Sydney stared at the planet a bit more and noticed a small, black speck gliding over the planet. Sydney’s eyes widened. “Leo, zoom in on that black thing.”
“Acknowledged,” Leo said, and the view in Sydney’s scope focused on the speck.
As Sydney got a better look, her mouth dropped open. This was it. It had to be. The object was long, and she thought she saw a little blue light on the end of it. She knew what she was watching took place 12 years ago, but she didn’t care. Sydney took a deep breath, and slammed on the alert button. She felt a rush as she heard the commlink with European Southern Observatory Headquarters come through.
“ELT, found something?”
Sydney smiled. “Point every telescope at Kapteyn B, ASAP. I believe I have.”
The sandstorm ripped through the abandoned and mangled wasteland that used to be known as Phoenix, Arizona. The heat was unbearable at a temperature of 122 degrees Fahrenheit. Jett Hanes, a lieutenant in the US Exploration and Reclamation Squad, didn’t notice. His bulky, white and blue Personal Environment suit kept him cool. The suit was completely airlocked, with air entering through a vent and passing through several filters before being cooled and stored, ready for Hanes to take his next breath. It also kept him safe from flying debris, and had two shields on each of his arms. As he trudged through the desert toward the abandoned city, dead withering trees stared down at him. He would have been dropped into the city, but the storm was too strong, and even the Dropjet, with its powerful engines, would have been swept away. So instead he was dropped on the outskirts of the city.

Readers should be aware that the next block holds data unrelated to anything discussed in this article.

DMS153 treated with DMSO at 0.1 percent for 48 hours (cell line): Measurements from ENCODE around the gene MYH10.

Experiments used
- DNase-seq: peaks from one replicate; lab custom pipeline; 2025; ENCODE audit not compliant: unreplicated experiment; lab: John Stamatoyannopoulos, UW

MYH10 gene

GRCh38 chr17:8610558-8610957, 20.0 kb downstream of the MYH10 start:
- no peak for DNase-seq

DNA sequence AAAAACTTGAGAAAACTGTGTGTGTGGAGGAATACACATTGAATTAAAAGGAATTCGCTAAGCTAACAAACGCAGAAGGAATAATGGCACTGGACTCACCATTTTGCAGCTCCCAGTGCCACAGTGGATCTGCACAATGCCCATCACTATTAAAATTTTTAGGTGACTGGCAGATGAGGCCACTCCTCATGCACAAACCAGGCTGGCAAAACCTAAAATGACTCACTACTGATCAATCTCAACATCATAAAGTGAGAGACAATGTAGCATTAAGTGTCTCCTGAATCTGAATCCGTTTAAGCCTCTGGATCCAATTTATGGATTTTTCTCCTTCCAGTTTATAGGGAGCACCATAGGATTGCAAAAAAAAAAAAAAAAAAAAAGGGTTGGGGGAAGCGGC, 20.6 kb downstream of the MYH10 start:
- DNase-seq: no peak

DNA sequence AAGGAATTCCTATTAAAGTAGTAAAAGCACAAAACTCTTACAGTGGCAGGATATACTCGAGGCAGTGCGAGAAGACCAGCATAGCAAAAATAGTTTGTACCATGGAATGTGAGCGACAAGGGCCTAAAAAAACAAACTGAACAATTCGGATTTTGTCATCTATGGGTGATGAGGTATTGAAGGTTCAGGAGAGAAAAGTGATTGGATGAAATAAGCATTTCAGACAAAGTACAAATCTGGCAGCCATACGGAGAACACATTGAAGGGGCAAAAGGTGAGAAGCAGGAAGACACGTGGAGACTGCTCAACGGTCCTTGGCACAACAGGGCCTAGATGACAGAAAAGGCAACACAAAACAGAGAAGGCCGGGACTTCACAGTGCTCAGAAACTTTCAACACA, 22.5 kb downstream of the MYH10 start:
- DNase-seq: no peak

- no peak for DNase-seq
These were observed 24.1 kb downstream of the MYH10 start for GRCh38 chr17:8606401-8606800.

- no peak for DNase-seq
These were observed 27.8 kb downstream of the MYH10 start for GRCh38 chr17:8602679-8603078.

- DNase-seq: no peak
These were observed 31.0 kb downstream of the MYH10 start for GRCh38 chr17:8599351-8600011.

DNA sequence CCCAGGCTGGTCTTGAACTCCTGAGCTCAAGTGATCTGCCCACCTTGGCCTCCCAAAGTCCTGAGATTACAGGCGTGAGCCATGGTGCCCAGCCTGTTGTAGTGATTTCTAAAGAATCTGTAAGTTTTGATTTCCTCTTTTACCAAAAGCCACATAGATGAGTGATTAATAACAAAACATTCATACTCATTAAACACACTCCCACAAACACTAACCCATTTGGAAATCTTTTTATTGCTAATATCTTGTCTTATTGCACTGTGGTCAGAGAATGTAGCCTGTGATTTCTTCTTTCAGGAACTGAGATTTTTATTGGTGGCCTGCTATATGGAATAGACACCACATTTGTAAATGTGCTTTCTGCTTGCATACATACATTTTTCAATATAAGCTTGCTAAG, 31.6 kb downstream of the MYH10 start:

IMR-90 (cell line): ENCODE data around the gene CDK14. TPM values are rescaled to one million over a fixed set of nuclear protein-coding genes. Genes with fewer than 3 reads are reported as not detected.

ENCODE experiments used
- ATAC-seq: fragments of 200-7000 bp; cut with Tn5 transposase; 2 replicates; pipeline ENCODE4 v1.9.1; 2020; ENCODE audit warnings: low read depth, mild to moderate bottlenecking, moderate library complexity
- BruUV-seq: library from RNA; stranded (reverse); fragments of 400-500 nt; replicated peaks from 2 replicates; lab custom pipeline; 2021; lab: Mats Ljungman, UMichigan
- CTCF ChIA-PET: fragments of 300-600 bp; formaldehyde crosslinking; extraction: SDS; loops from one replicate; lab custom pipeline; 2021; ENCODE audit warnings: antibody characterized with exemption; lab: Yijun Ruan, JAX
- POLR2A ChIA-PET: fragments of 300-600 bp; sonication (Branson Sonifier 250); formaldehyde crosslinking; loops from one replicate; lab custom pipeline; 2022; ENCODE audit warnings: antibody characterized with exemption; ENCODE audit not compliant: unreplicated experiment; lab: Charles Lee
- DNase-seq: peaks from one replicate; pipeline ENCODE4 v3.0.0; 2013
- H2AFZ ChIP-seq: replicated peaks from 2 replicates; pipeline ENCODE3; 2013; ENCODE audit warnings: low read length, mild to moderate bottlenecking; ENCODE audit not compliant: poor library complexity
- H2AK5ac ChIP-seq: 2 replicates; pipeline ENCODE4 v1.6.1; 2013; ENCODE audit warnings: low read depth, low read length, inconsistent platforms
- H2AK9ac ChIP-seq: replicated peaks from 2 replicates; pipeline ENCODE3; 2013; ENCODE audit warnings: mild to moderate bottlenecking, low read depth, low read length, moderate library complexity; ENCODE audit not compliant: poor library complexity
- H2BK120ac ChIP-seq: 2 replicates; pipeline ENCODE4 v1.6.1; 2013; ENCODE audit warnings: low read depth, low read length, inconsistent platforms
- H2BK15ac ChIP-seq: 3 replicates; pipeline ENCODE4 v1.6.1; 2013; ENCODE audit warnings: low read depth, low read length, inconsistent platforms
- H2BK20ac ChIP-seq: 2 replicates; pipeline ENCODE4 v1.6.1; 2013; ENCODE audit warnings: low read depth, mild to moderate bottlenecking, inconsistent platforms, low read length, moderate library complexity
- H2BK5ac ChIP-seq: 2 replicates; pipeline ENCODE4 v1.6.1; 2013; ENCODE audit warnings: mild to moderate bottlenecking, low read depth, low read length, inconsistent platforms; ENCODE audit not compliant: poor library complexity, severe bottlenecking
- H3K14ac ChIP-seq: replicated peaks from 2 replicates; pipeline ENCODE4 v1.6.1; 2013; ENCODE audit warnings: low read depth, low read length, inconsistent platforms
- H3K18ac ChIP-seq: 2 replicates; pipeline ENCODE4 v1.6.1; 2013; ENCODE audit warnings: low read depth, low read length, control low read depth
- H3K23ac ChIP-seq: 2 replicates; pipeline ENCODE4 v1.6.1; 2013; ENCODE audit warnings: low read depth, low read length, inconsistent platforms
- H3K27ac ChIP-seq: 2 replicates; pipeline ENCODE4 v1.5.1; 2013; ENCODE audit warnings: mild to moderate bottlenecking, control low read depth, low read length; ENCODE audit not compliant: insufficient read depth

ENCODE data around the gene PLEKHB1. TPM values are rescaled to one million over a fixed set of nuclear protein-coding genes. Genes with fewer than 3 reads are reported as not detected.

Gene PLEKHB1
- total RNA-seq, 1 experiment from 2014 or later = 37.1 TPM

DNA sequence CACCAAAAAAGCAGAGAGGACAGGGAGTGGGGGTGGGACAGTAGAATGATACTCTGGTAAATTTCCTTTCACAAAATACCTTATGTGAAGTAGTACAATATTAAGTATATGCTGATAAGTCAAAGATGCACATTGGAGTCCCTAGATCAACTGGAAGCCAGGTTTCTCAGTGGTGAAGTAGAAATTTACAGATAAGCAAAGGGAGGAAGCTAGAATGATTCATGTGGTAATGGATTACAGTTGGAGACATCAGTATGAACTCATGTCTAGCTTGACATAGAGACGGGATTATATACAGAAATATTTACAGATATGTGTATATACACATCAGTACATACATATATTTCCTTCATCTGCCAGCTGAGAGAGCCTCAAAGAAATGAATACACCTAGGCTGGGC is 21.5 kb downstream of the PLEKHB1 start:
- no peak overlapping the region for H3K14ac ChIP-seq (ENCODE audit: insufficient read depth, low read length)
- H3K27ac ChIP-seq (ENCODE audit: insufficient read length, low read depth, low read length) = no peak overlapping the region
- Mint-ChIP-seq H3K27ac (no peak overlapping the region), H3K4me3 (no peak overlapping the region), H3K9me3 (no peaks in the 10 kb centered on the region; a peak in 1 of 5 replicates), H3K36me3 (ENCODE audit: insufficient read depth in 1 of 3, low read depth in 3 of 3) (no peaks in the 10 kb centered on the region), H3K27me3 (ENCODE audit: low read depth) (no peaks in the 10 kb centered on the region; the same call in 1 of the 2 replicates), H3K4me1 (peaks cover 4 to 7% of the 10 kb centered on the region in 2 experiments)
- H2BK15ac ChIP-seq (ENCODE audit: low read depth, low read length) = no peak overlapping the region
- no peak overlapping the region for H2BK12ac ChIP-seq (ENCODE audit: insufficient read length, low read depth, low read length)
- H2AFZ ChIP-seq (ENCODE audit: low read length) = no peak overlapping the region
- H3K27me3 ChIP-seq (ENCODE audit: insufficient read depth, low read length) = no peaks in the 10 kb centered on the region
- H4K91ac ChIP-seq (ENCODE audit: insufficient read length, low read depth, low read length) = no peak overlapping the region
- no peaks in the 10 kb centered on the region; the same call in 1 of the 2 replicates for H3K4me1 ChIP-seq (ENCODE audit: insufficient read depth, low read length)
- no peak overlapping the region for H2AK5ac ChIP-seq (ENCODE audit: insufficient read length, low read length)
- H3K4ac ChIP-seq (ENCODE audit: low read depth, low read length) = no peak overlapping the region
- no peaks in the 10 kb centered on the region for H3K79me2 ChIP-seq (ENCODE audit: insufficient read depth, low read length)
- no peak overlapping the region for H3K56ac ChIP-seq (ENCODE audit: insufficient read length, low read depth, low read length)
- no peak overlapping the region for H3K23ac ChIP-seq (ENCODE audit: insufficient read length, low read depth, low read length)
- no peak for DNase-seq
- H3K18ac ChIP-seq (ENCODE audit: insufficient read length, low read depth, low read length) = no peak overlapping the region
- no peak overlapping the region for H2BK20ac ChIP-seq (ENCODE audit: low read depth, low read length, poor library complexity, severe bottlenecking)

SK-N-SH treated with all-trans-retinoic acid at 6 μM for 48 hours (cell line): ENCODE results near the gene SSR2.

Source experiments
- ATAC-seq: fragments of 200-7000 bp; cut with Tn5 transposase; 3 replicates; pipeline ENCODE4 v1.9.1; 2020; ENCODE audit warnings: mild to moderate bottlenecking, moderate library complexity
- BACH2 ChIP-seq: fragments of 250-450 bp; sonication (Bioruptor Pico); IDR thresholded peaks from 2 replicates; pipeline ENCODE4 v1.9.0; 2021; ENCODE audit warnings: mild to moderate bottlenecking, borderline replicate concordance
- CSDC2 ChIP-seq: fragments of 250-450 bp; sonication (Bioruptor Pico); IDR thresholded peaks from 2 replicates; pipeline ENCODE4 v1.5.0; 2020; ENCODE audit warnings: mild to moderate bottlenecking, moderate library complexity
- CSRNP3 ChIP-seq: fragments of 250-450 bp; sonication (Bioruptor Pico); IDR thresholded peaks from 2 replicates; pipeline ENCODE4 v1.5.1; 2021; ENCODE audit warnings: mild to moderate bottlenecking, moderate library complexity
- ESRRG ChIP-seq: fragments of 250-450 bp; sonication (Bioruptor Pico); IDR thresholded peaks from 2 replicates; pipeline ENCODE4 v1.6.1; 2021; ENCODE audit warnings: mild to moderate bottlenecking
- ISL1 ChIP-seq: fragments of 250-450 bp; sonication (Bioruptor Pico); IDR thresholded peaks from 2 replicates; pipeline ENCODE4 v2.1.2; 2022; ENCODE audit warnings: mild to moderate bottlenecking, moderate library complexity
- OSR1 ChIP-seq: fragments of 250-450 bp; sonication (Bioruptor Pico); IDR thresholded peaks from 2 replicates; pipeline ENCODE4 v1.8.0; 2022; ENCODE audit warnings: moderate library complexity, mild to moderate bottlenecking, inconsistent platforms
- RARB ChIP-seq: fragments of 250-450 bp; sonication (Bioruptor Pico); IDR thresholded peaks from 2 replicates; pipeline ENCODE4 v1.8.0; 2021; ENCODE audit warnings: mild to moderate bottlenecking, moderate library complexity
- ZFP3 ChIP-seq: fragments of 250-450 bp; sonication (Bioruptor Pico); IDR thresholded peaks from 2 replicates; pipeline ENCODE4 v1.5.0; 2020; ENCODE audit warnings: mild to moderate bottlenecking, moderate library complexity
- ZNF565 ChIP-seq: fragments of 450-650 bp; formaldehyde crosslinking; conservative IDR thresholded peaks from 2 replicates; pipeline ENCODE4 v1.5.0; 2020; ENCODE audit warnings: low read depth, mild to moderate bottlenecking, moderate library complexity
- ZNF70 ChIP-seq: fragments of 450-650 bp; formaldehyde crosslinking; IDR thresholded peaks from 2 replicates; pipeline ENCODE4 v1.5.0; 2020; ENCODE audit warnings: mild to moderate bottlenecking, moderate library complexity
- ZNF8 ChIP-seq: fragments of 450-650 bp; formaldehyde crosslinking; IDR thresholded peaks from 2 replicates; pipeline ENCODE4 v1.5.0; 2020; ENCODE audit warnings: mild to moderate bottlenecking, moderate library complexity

His mission was to reach the center of Phoenix. An earlier squad had gone out to investigate a strange signal emanating from somewhere in the ruins, but the sandstorm had left them quite literally in the dust. They were now hiding in an abandoned mall. Jett was to find the squad, put up an emergency shelter, and wait for extraction once the storm died down. Hopefully there was enough time.
Phoenix, having been evacuated thirty years earlier because of sandstorms, drought, and temperatures that humans could barely tolerate, was now a rusted brown mess. Mangled buildings and aircars littered the city, and the idea of going back was not feasible to the government. They had completely abandoned the city, building a new, cleaner, renewable city for the refugees. They planned to forget about it entirely, but this new signal was not something they could resist checking out. They knew it might be important, but they didn’t know exactly what it was. So ERS was sent in to find out.
As Hanes reached the city, his vision clouded with all the sand whipping around him. He turned on his floodlight, powered up thermal, and kept walking. As he passed an intersection, the amount of sand became stronger from a different direction.